Of, for F(riedman)s sake! They don’t “bring” you food. They sell you food. Even in this paragraph in which the author is trying to share his shocking revelation that business isn’t your “friend” he’s unable to use straightforward language to demonstrate the real, commercial, nature of the relationship.

    Seriously, this is a book? That people are expected to pay for?

  3. “In this setting, [women]…will almost always disappoint us if we judge them by the standards of friendship, as the [women]…themselves are trying to trick us into doing. [Women]…can never quite meet the standards of friendship. They’re not even close acquaintances. At best they are a bit like wolves in sheep’s clothing, but these wolves bring your food [no they will not, feminism has it consequences] rather than eat you.”

    To quote famous 15th century philosopher Desiderius Erasmus: “Women, can’t live with them, can’t live without them.” Well, in Three Musketeers, one smile from Constance, caused D’Artagnan to go to the end of the earth [for a 17 century Frenchman, that is going to England], risking life liberty and limb. So you can die for the smile of a woman.

    This higher philosophy is giving me a headache. I will make up my own profound quote: Companies or women are like an everything pizza, sometimes it taste great, but then sometime you bite into an anchovy and yuck.

  4. So corporations are not people after all? There have been proposals to change the law so that corporate boards may consider the interests of other stakeholders than just the investors.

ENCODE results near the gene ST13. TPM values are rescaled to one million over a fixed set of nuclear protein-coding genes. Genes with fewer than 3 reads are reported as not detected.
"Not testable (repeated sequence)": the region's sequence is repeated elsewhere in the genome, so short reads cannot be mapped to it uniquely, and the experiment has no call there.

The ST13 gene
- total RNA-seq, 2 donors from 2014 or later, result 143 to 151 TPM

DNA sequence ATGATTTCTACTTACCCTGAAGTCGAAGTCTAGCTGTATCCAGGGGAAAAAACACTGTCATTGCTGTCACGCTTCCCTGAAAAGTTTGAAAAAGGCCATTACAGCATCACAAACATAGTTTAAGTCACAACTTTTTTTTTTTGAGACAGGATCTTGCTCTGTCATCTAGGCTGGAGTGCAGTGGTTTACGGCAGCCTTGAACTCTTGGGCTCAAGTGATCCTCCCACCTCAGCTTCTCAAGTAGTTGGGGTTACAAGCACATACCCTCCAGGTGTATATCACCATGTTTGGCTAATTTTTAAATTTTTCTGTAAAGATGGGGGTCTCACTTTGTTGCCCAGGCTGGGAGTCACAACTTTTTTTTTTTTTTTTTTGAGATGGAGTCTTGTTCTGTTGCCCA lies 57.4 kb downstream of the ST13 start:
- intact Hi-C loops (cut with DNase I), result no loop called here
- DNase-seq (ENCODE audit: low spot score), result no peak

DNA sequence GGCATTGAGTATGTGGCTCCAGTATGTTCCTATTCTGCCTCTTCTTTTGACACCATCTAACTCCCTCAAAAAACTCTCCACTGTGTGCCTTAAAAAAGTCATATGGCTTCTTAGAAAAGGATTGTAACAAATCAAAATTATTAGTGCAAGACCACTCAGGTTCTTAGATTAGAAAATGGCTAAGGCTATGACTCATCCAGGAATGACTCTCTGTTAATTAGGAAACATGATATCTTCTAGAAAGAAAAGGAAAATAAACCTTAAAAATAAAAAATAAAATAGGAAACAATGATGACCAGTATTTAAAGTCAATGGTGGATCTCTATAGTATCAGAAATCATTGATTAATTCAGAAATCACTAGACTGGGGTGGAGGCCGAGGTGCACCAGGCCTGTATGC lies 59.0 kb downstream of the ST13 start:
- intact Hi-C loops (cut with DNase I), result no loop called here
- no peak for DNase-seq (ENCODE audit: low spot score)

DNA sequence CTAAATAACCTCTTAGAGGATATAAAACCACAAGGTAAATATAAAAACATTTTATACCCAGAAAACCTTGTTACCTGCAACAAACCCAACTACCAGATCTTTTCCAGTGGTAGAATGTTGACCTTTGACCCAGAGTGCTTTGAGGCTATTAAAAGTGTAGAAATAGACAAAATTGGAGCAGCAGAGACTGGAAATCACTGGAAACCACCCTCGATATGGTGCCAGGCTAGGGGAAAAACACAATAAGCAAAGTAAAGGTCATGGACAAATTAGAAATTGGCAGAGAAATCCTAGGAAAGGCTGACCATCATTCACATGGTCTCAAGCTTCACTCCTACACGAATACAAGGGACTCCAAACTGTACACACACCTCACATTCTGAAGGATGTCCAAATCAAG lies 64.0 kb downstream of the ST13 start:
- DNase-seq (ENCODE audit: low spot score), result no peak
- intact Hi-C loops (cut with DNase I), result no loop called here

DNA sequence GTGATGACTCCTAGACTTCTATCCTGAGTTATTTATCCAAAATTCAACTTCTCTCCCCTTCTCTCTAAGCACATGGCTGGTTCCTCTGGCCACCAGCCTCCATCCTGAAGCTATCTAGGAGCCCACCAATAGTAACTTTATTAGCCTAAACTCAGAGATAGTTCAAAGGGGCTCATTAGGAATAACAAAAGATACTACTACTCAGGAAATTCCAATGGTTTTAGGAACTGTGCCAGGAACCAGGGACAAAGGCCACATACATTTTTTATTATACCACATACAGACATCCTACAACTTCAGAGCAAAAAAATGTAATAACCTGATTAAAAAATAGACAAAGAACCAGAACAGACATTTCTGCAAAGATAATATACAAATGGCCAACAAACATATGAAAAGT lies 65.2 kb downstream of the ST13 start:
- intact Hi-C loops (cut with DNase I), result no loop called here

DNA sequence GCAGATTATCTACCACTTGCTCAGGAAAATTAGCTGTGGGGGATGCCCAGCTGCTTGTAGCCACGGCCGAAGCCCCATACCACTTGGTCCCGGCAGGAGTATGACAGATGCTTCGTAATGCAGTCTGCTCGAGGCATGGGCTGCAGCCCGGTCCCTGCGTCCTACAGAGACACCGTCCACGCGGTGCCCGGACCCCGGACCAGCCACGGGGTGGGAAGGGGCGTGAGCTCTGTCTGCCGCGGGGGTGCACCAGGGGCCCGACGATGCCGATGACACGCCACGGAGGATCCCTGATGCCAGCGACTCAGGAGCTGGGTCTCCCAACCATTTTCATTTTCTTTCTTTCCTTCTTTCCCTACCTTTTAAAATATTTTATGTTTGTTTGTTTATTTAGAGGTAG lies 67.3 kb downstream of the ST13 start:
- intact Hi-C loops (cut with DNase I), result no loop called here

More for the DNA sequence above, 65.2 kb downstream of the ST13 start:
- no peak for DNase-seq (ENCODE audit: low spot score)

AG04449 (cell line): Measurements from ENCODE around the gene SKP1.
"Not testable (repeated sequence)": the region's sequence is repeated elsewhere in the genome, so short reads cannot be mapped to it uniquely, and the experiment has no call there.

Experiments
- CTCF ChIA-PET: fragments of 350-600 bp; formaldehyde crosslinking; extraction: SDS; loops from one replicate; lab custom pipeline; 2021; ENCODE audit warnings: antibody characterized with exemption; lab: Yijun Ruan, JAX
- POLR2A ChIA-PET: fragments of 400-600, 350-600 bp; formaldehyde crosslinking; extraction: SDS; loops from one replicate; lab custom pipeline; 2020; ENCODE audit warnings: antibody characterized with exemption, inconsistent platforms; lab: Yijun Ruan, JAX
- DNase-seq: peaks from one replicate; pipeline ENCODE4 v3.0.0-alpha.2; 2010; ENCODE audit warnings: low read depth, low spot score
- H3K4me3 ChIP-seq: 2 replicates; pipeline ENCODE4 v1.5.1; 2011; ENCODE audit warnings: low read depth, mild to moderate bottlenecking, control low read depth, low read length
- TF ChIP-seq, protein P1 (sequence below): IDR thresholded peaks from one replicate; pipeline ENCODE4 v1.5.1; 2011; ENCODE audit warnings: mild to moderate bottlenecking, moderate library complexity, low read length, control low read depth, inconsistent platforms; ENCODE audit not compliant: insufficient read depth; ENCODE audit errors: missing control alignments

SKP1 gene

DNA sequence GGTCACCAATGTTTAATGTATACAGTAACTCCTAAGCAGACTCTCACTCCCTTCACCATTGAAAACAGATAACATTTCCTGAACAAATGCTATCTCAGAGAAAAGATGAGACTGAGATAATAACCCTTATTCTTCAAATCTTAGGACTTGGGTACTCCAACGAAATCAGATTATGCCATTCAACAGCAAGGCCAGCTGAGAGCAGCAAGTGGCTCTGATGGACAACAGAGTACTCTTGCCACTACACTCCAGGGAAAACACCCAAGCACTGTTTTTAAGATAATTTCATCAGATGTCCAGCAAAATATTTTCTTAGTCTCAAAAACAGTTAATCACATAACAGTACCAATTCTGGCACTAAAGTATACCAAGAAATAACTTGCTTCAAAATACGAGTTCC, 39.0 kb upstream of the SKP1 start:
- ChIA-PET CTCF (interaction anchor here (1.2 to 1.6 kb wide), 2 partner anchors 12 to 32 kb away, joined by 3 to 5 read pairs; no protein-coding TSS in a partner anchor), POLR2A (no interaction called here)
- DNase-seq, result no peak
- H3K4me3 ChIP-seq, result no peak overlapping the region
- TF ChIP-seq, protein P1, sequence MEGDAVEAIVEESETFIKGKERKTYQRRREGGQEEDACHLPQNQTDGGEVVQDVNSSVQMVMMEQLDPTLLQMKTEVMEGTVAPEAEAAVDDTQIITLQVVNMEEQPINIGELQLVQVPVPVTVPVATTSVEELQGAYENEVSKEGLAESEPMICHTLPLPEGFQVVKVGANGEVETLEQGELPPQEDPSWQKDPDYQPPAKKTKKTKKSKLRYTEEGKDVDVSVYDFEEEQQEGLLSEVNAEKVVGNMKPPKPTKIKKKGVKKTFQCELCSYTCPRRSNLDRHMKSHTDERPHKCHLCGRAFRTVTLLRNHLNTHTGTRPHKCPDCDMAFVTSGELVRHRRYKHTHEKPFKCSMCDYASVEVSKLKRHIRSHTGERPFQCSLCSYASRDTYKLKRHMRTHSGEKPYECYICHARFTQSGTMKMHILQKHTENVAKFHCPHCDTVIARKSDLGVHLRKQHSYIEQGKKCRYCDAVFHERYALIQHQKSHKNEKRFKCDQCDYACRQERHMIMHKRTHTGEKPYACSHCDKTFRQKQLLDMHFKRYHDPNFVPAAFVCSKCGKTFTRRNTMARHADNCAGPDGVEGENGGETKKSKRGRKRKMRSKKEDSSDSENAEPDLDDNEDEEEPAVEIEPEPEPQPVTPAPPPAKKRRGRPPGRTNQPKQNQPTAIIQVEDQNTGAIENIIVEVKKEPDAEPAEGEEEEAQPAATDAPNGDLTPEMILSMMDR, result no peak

5. @GUWonder. I was making fun of Tyler Cowen’s pseudo profound statements and got a little carried away. But, of course, you knew that because you can read English.

    That being said, I wish I hated women. A simple movie date in New York (Japanese food after) cost about $200. A dinner date at a decent restaurant costs $200 to $300. Taking a woman on vacation for a week costs $5 thousand to $15 thousand (maybe more). Christmas present…… I would be way better off financially if I was a misogynist. In fact, I would save significant money, every day, every week, and every year.

  6. LarryinNYC – If you don’t read a lot of Tyler Cowen you are probably taking these few quoted paragraphs too literally. You’re imputing a lot of emotion that I guarantee you isn’t meant to be there, e.g. “Pity the poor senior management”, that’s not his point at all.

    I imagine your brain would melt trying to comprehend “Stubborn Attachments”.